Media Coverage

An Awakening:  Stepping into a new role, Erin makes a difference by transforming her loss.

"My loss has a name. I have a title. I'm a widow... I have a title, a name for my grief. My loss is recognized in our society. I keep thinking where is your title? How do we name the state of your grief? All of you lost someone special last weekend, too. One of you lost a father. You lost a son, a brother, a brother-in-law, a friend... an uncle, a colleague, a boss, a teacher, a coach, a mentor. Or that really nice guy with that contagious personality. I can't give you a title. But I can say that I'm clear: your pain is no less than mine."

Huffington Post: This Woman Forgave the Drugged Driver Who Killed Her Spouse -- And Is Starting a Movement

By Jen Reeder, Huffington Post, July 28, 2014 

 "What I love most about being a journalist is the chance to interview inspiring people dedicated to making the world a better place. I've talked to gregarious chefs in soup kitchens, trainers of guide dogs for the blind, folks who volunteer abroad on their "vacations," women who shelter survivors of domestic violence. There's so much pain in the world, and we really need to hear stories of courage and hope.

So it was particularly special to have the privilege of speaking with Erin Prewittrecently. I've never met anyone like her.

Erin's husband Chris, her college sweetheart, was jogging one morning last April when a drugged driver killed him. Chris was not only adored by Erin and their seven-year-old daughter Isabella, but by seemingly everyone he met. He rose above a hearing disability to become a beloved educator, a philanthropist who traveled to Sierra Leone to train teachers, a friendly guy whose catchphrase was "Make it a great day!"

​"Chris and I made a conscious choice that in our marriage, we wanted to make each other better people," Erin told me. "And Chris had that way with people. He saw them at their best -- their potential -- and they'd almost always rise to the occasion ... that's kind of how he moved through the world. And he loved life -- what most people put into a day, Chris would try to put into an hour."

Read the full article by Jen Reeder here

Portrait of Forgiveness

By Woody Woodburn, July 5, 2014

Serendipity smiled on me last week in a local bookstore when I met Erin Prewitt for the first time. What began as a brief encounter lasted two hours and left me divinely changed.
I also was left feeling like I had in a manner spoken with the likes of Abraham Lincoln, Gandhi, Nelson Mandela and other sages of compassion.
Understand, this was less than 24 hours before sentencing would be handed down in a Ventura County courtroom for 24-year-old Shante Chappell who, while driving under the influence of marijuana and Xanax, struck and killed Erin’s 38-year-old husband Chris during a marathon training run on Victoria Avenue.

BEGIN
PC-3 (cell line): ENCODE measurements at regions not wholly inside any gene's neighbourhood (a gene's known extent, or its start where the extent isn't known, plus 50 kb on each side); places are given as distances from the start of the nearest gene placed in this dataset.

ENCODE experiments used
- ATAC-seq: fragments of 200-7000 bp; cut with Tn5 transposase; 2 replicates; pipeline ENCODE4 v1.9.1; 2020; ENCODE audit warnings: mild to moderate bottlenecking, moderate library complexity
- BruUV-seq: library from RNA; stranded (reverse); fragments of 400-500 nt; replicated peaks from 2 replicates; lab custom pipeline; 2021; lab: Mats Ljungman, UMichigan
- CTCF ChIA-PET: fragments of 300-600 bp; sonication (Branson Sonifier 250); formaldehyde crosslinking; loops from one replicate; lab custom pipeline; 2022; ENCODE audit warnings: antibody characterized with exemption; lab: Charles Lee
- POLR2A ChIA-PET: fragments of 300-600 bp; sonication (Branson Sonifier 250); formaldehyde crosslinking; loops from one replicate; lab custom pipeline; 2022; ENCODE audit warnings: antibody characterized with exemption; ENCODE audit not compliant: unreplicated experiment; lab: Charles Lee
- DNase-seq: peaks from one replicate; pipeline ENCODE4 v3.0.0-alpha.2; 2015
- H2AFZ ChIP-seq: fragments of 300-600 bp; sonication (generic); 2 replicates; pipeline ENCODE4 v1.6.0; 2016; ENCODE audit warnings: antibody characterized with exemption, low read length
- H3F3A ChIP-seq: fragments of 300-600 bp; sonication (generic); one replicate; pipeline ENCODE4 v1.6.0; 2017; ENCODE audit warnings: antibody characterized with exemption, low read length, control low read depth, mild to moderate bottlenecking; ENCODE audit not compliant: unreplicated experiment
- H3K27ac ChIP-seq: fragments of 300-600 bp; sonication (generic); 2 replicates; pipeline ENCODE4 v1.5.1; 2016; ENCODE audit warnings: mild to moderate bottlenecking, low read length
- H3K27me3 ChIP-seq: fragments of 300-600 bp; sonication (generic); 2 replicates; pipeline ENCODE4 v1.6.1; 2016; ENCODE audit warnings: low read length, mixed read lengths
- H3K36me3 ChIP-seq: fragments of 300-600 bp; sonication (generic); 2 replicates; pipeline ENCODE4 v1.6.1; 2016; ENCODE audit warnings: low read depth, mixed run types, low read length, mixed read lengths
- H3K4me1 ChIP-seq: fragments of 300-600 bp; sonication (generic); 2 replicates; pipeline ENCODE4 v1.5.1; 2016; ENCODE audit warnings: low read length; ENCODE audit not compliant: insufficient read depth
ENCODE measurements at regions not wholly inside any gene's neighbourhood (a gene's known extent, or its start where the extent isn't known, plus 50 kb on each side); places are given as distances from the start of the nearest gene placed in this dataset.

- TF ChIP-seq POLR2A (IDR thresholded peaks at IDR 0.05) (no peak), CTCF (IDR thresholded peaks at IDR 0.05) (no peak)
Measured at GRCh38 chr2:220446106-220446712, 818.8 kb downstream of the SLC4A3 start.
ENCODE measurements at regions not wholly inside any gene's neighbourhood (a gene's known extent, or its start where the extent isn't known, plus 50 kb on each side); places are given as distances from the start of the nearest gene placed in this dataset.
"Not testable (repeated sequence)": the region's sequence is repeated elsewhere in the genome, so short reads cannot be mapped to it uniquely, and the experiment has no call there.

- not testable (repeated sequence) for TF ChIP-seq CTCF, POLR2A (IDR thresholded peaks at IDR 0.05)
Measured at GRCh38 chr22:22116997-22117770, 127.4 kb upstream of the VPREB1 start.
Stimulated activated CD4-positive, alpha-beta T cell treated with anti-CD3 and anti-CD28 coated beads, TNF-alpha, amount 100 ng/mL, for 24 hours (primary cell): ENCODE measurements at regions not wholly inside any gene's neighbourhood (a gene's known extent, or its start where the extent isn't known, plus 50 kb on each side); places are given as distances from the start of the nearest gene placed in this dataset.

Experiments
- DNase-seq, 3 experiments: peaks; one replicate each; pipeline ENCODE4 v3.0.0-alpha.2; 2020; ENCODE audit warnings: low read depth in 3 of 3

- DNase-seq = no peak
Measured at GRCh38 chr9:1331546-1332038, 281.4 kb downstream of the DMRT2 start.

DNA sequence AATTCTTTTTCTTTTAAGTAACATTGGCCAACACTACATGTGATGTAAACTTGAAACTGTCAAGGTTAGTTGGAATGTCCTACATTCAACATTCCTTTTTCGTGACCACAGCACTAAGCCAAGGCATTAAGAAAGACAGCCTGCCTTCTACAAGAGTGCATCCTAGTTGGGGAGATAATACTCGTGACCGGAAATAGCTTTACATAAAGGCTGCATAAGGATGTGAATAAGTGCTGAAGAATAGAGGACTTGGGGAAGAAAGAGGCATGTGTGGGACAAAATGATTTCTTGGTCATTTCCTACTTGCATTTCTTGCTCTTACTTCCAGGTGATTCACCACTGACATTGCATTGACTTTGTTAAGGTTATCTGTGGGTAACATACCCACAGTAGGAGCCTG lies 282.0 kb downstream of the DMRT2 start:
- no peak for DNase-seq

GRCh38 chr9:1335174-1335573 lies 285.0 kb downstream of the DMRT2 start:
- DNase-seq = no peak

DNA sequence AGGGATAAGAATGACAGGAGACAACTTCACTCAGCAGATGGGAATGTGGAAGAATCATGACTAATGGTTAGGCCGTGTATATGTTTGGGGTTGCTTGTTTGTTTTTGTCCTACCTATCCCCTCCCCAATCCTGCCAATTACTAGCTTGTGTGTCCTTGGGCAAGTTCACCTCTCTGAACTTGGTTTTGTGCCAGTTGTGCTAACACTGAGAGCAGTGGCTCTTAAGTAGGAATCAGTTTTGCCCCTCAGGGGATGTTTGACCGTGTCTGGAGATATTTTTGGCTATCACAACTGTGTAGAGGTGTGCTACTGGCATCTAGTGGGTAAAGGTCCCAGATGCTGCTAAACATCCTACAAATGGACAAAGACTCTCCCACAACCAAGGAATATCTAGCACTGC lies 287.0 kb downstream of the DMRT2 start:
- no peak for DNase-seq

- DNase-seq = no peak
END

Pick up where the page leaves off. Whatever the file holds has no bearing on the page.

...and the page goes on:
On an evening that might well have been filled with thoughts of vengeance, Erin was a portrait from Alexander Pope’s “An Essay on Criticism,” specifically the famous line: “To err is human, to forgive, divine.”

Read the full column by Woody here.

​​Teaching Fraternity Loses an “Artist”

By Woody Woodburn, April 12, 2014

“There are two kinds of teachers,” the great poet Robert Frost said. “The kind that fill you with so much quail shot you can’t move, and the kind that just give you a little prod behind and you jump to the skies.”

Like many, I was fortunate to have a handful that prodded me. Miss James, Mr. Ridland, Ms. Hutchings and Mr. McFadden meant the sky to me.

And not to me alone, for as Andy Rooney observed: “Teachers have thousands of people who remember them for the rest of their lives."

That figure seems on the low side for Chris Prewitt.

 Indeed, he seems to have gently prodded so many earthbound young people to jump for the skies during his far-too-brief teaching career that a memorial service this morning at 10 a.m. is being held in the Buena High School football stadium.

Read the rest of the column here.

Unexpected Twist In Chappell/Prewitt Vehicular Manslaughter Case

By Ron Bamieh, July 15, 2014

​I have been practicing law for almost 23 years. I have been a part of thousands of cases and have seen harsh, ugly, and bitter things in the courtroom. However, once in a while I witness something that inspires me and reminds me of what is truly important.

I purposefully have never mentioned a client's name in the practice's newsletter or blog. Each person's case is private and I never want a client to think I am trying to benefit from their circumstances. I am going to make an exception in this article, with the permission of the client, because I believe there is a message here worth sharing.

​As some of you are aware, I recently represented Shante Chappell. Ms. Chappell was charged with (vehicular manslaughter) being under the influence of Xanax when her car struck and killed Christopher Prewitt. Mr. Prewitt was a local teacher and had touched the lives of many in Ventura County. I do not exaggerate when I say that his death had a profound effect on the entire community, and his loss was mourned by thousands of people.

​Read the rest of the blog post here.